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J Hosp Infect. 2016 Apr;92(4):363-71. doi: 10.1016/j.jhin.2015.12.012. Epub 2016 Jan 11.

Trends in the distribution and antimicrobial susceptibility of causative pathogens of device-associated infection in Korean intensive care units from 2006 to 2013: results from the Korean Nosocomial Infections Surveillance System (KONIS).

Author information

1
Department of Internal Medicine and AIDS Research Institute, Yonsei University College of Medicine, Seoul, South Korea. Electronic address: SERAN@yuhs.ac.
2
Department of Internal Medicine, Inje University Ilsan Paik Hospital, Goyang, South Korea.
3
Infection Control Office, Inje University Sanggye Paik Hospital, Seoul, South Korea.
4
Department of Infectious Diseases, Asan Medical Center, University of Ulsan College of Medicine, Seoul, South Korea.
5
Department of Internal Medicine, Seoul National University College of Medicine, Seoul, South Korea.
6
Department of Infection Prevention and Control, Soonchunhyang University Bucheon Hospital, Bucheon, South Korea.
7
Department of Internal Medicine, Ewha Woman's University School of Medicine, Seoul, South Korea.
8
Department of Internal Medicine, Yonsei University Wonju College of Medicine, Wonju, South Korea.
9
Infection Control Office, Korea University Guro Hospital, Seoul, South Korea.
10
Department of Internal Medicine, Soonchunhyang University College of Medicine, Seoul, South Korea.
11
Department of Laboratory Medicine, Kwandong University College of Medicine, Gangneung, South Korea.
12
Department of Infection Control, Kyunghee University Hospital, Seoul, South Korea.
13
Department of Laboratory Medicine, Hallym University College of Medicine, Seoul, South Korea.
14
Department of Pediatrics, Eulji University School of Medicine, Eulji General Hospital, Seoul, South Korea.
15
Department of Policy Research Affairs, National Health Insurance Service Ilsan Hospital, Ilsan, South Korea.
16
Division of Infectious Disease Control, Korea Centers for Disease Control and Prevention, Osong, South Korea.
17
Division of Epidemic Intelligence Service, Korea Centers for Disease Control and Prevention, Osong, South Korea.
18
Department of Laboratory Medicine and Research Institute of Bacterial Resistance, Yonsei University College of Medicine, Seoul, South Korea.

Abstract

BACKGROUND:

For all countries, information on pathogens causing healthcare-associated infections is important in order to develop proper strategies for preventing and treating nosocomial infections.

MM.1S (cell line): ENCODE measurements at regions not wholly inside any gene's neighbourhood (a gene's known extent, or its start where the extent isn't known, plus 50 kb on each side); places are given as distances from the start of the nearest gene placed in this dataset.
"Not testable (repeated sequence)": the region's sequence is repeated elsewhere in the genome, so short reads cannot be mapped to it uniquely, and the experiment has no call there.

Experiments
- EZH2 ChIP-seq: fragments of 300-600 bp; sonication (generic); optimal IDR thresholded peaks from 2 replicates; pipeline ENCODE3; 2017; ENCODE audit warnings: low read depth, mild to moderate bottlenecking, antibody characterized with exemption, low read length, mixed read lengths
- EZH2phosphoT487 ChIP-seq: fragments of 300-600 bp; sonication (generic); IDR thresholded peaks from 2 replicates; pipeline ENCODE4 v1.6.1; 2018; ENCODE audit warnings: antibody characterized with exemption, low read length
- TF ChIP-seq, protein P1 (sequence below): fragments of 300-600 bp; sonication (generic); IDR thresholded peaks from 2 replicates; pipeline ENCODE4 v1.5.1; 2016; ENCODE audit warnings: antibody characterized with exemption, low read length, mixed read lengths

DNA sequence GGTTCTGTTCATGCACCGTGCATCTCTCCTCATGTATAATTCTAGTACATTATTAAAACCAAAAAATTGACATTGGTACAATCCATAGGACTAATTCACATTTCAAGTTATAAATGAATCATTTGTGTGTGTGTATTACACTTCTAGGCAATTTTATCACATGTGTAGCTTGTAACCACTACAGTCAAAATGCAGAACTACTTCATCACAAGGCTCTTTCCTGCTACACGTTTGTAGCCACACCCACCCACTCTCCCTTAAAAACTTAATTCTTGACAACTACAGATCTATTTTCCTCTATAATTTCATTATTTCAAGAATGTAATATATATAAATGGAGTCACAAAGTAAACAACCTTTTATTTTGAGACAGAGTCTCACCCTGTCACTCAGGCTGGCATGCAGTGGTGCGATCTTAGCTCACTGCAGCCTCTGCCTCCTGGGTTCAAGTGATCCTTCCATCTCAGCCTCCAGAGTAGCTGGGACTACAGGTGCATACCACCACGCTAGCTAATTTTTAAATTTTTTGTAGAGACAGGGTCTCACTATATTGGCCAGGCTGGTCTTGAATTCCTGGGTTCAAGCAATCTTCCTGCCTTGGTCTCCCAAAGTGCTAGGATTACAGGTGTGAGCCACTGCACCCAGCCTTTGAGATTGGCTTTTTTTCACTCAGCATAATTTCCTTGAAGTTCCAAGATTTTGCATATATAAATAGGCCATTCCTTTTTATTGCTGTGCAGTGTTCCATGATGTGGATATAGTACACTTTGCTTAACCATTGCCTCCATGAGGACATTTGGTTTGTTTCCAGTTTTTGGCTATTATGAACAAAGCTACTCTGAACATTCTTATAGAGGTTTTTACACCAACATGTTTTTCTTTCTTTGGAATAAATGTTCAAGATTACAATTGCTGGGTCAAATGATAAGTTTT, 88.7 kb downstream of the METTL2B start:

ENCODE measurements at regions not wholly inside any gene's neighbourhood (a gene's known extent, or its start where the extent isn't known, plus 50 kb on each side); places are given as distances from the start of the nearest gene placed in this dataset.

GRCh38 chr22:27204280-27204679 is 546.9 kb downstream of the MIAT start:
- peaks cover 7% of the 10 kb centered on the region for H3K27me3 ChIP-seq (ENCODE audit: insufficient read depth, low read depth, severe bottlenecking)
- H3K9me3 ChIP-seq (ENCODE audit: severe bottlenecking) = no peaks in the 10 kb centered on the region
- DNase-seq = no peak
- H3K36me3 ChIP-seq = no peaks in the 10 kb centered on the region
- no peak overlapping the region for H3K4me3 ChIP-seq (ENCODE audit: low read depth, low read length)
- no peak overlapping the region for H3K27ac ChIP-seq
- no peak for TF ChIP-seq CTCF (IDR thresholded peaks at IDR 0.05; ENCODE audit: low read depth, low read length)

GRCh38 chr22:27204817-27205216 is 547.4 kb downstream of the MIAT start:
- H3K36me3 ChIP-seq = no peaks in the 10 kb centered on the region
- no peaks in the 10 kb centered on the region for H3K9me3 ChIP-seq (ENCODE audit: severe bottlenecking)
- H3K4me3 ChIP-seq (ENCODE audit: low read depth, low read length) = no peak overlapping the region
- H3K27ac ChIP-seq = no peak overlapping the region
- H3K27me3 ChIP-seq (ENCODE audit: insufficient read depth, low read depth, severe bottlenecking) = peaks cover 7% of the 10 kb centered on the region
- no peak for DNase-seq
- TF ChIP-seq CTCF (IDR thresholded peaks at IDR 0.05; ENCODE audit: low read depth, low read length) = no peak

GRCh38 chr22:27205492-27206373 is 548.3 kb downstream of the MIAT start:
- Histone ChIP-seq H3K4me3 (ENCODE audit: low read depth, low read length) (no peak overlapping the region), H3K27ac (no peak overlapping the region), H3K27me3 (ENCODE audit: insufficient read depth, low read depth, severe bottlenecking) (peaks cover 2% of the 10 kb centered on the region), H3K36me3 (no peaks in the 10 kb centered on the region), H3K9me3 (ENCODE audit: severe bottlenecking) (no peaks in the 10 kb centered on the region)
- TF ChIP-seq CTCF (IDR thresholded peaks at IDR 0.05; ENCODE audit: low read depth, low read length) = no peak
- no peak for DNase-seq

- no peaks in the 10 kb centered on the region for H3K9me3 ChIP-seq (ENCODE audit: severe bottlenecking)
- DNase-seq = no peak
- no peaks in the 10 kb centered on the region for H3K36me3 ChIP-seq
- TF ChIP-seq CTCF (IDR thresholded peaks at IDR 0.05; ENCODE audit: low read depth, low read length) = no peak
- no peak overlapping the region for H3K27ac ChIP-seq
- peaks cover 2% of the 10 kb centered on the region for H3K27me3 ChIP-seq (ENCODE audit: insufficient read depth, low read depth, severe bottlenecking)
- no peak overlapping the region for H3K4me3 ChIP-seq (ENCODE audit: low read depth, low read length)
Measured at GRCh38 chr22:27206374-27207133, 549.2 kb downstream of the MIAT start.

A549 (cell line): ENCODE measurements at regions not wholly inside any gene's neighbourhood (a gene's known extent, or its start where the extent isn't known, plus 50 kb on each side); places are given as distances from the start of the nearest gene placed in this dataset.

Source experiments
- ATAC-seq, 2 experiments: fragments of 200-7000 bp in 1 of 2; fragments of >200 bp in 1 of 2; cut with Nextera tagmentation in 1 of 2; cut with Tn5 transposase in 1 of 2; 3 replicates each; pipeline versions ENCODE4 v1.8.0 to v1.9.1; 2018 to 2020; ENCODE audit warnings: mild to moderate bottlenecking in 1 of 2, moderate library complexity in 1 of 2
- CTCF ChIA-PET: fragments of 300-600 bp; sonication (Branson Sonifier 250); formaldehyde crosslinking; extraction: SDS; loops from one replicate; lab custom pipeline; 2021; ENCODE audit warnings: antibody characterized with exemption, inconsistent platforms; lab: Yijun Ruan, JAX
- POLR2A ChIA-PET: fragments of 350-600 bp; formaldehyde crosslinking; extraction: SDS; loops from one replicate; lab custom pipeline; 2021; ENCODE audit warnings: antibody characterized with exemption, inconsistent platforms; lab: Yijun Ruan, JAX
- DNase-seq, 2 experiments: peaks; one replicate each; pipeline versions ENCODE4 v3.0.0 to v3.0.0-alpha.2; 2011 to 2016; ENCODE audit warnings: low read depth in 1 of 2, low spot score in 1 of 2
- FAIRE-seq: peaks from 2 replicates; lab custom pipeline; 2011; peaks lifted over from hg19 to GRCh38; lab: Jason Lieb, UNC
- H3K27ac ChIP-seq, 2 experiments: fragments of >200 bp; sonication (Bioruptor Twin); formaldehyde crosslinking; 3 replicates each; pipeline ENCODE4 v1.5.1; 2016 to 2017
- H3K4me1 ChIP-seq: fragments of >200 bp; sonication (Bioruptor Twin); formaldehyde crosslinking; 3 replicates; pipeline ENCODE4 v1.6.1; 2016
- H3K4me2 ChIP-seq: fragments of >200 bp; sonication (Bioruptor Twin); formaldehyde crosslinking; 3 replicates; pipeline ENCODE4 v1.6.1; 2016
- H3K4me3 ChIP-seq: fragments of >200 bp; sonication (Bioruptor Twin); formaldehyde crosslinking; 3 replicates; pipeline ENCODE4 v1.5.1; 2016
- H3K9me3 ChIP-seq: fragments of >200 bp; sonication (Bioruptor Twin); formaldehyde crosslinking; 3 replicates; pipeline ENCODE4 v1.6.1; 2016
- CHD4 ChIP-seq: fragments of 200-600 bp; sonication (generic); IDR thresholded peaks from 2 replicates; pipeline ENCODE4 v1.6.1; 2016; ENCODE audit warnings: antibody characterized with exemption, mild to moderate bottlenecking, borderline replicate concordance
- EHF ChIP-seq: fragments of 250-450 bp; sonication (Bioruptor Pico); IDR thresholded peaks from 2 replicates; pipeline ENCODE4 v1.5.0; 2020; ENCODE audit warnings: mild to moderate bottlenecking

AIM:

To assess the change in frequencies and antimicrobial resistance of pathogens causing device-associated infections (DAIs) in intensive care units (ICUs) in South Korea between July 2006 and June 2014.

METHODS:

Data from the Korean Nosocomial Infections Surveillance System (KONIS) were analysed, including three major DAI types in ICUs.

FINDINGS:

The frequency of Gram-negative bacteria gradually increased for central line-associated bloodstream infection (CLABSI) and ventilator-associated pneumonia (VAP) (from 24.6% to 32.6% and from 52.8% to 73.5%, respectively). By contrast, the frequency of Gram-positive bacteria decreased from 58.6% to 49.2% for CLABSI, and from 44.3% to 23.8% for VAP (P < 0.001). Staphylococcus aureus was the most frequent causative pathogen in CLABSI throughout the surveillance period, but for VAP was replaced as the most frequent pathogen by Acinetobacter baumannii as of 2010. Candida albicans was the most frequent pathogen for catheter-associated urinary tract infection. The meticillin resistance rate in S. aureus decreased from 95% to 90.2% (P < 0.001); amikacin resistance in Klebsiella pneumoniae and Escherichia coli decreased from 43.8% to 14.7% and from 15.0% to 1.8%, respectively (P < 0.001); imipenem resistance in A. baumannii increased from 52.9% to 89.8% (P < 0.001).

CONCLUSION:

The proportion of Gram-negative bacteria as nosocomial pathogens for CLABSI and VAP has increased. The prevalence of A. baumannii causing DAIs in Korean ICUs has increased rapidly, as has the rate of carbapenem resistance in these bacteria.

KEYWORDS:

Device-associated infections; Healthcare-associated infection; Pathogen; Resistance; Surveillance

PMID:
26876746
DOI:
10.1016/j.jhin.2015.12.012
[Indexed for MEDLINE]

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